Andrew, that is an unjustified extrapolation. The christadelphians et al have predicted the end of the earth a few times and we are still here. They would appear obscure and irrelevant in that respect.
I wasn't offering an opinion one way or the other about vestments, meerly points to consider. I was also pointing out as far as negative publicity goes, worrying about some clothes is the least of the church's concerns


I'm more or less with you on the vestments, Billy. It's just that I was concerned that you should lump creationists in with those other groups. We are the ones who voice our unease about the philosophy of evolution, which may turn out to be a house of cards. I guess very few people who study the Bible would deep down believe that the world was going to end on a date named by any human agency. However, I would also guess that some involved in the world of finance would deep down have known that their dealings were unsustainable. It has been called "the power of conventional thinking". Likewise many people (not just Christians) may have doubts deep within about the philosphy of evolution. And talking of extrapolation, you have to be willing to extrapolate to a huge extent to believe in the timescales necessary to support evolution.


LOL!!! You remember the tunics too then? :D


It's just a guess, but it might be the McCarthy tartan....


Andrew - Creationism and intelligent design are not science. They are a religious ideology. In contrast, evolution is a scientific theory which - like all theories - is falsifiable. This hasn't happened. For good reason. Instead, the creationist lobby spend their billions spreading lies and cant'. I understand that it would be *easier* for certain Christians if evolution wasn't true (why figure out a series view of what God's Word says when we have the easy option of Young Earth inanities) - but you seem an honest guy : by what right is scientific fact to be discounted on the basis of particular human opinion on particular scripture verses? I hope you know that creationism is very much a recent 1930s revivalism type invention - and in no way should be taken as something mandates by orthodoxy. Quite the opposite.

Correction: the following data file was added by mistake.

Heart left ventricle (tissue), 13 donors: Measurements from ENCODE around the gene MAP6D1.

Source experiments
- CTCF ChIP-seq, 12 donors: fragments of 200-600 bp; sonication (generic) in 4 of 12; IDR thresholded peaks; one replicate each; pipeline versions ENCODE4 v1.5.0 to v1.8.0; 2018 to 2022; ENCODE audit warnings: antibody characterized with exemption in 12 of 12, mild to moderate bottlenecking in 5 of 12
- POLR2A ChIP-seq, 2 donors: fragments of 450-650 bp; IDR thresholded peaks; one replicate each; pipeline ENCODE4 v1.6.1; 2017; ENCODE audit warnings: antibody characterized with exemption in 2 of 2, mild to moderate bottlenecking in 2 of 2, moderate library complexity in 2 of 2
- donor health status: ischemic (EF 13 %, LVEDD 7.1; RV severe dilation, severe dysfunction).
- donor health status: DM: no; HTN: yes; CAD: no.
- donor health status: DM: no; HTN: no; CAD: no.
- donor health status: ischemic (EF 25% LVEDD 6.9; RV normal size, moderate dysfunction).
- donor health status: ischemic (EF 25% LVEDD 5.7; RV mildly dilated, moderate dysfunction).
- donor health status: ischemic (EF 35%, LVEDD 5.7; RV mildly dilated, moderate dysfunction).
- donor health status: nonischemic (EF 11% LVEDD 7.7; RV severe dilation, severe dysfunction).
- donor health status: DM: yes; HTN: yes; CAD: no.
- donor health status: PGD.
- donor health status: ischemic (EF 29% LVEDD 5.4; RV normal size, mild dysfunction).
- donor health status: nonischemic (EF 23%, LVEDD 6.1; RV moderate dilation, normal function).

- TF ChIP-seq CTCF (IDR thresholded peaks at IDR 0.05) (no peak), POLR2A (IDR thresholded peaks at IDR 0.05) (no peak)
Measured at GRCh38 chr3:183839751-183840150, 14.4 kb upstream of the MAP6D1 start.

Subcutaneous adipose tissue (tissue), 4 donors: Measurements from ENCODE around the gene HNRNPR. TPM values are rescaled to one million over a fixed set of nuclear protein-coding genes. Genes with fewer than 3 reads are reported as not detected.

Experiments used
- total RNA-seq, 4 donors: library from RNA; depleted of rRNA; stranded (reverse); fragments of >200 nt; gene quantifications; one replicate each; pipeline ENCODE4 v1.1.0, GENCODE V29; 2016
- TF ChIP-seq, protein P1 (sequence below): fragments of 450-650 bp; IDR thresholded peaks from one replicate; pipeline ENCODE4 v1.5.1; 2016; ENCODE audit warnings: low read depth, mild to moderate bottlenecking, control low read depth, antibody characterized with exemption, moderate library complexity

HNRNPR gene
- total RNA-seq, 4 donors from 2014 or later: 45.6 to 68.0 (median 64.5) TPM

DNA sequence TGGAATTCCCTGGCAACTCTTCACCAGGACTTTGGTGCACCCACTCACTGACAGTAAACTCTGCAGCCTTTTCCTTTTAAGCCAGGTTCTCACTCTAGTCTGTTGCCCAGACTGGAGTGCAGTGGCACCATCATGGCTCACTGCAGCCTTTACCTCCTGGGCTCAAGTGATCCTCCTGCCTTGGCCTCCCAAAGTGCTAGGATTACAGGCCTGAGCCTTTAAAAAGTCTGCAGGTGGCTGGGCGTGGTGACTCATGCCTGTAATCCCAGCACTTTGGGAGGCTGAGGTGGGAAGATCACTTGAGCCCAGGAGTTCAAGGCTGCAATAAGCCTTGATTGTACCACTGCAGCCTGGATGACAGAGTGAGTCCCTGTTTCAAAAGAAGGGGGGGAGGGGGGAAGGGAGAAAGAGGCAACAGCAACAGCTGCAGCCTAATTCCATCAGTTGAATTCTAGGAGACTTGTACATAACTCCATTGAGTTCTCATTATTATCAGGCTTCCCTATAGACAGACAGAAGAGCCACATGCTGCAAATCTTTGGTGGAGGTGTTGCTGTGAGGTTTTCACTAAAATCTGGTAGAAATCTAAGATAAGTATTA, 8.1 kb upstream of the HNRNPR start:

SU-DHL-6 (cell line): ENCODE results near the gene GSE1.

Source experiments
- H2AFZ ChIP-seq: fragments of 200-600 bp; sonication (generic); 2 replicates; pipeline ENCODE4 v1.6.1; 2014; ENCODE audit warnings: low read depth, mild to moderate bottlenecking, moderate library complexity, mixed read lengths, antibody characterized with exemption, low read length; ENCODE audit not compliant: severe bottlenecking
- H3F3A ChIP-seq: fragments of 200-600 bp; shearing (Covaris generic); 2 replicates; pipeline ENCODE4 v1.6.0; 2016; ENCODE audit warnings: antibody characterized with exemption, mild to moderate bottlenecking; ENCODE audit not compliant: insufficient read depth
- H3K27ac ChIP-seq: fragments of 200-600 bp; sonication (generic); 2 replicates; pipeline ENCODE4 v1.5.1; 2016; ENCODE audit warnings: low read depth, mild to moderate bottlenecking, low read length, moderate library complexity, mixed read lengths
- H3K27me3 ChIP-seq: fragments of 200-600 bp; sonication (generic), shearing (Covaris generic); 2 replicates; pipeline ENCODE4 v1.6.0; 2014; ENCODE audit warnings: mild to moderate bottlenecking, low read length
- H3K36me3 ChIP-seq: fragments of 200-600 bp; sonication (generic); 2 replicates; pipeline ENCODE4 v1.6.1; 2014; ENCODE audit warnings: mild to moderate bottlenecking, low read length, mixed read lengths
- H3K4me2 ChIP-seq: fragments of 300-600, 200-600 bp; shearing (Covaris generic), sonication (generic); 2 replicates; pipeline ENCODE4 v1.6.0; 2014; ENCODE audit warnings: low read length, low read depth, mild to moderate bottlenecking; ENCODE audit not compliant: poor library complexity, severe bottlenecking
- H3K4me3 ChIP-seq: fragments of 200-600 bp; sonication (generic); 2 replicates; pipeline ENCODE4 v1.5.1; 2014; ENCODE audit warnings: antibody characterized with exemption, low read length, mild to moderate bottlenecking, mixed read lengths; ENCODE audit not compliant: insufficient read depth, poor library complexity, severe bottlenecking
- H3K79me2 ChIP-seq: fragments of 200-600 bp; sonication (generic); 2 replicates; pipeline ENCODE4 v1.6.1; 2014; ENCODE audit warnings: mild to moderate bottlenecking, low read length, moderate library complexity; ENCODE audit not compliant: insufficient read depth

Disappointing. The combination of faux-Rangers tartan with RC priest style collar was a beguilling one! :)(Surey I'm not the only fellow who shares a love of the glorious glasgow Rangers and fabulous vestments?!)


Andrew, I most definately lump creationists in with the other groups. Furthermore, creationist sites often drip with homophobia. Creationism relies on lies and deliberate misrepresentation. I went to a talk once by Ken Ham and I was enraged by the lies (and homophobia) that I heard.

What doubts do you have about the philosophy of evolution? Have you actually read any sites that are pro-evolution? Read this AND thie first link http://www.talkorigins.org/faqs/macroevolution.html All the creationist sites are full of lies, and strawman arguments.

What is wrong with the evidence for an old earth? You could try reading this for starters http://springerlink.com/content/uh78u254754ntm17/fulltext.html it also contains references. All dating methods also agree.

If you have a truely open mind, I'm happy to correct any lies you have read.


To underline Ryan's point about lies, follow the links here to learn how creationists often quote thigs out of context http://www.talkorigins.org/faqs/quotes/mine/project.html

Ryan, I just discovered that Ray "bananaman" Comfort has a blog. It is typical creationist inanity. Those who think he has any valid points should pay particular attention to the commenents pointing out his lies and vaccuous reaoning http://raycomfortfood.blogspot.com/ Even the first line is a contradiction - a quote by Einstein complaining about people using him to support "atheism" (I'm affraid, Comfort equates Evolution with atheism). This would be a logical fallacy if anyone did do it. However, the next line is a quote from Issac Newtaon (unreferenced though) to support his agenda (Facepalm!)


Best not to ask those kinds of questions, mostly...

Andrew T

Just about.......

Andrew T

Agreed, better left in the mists of time!!!!!!!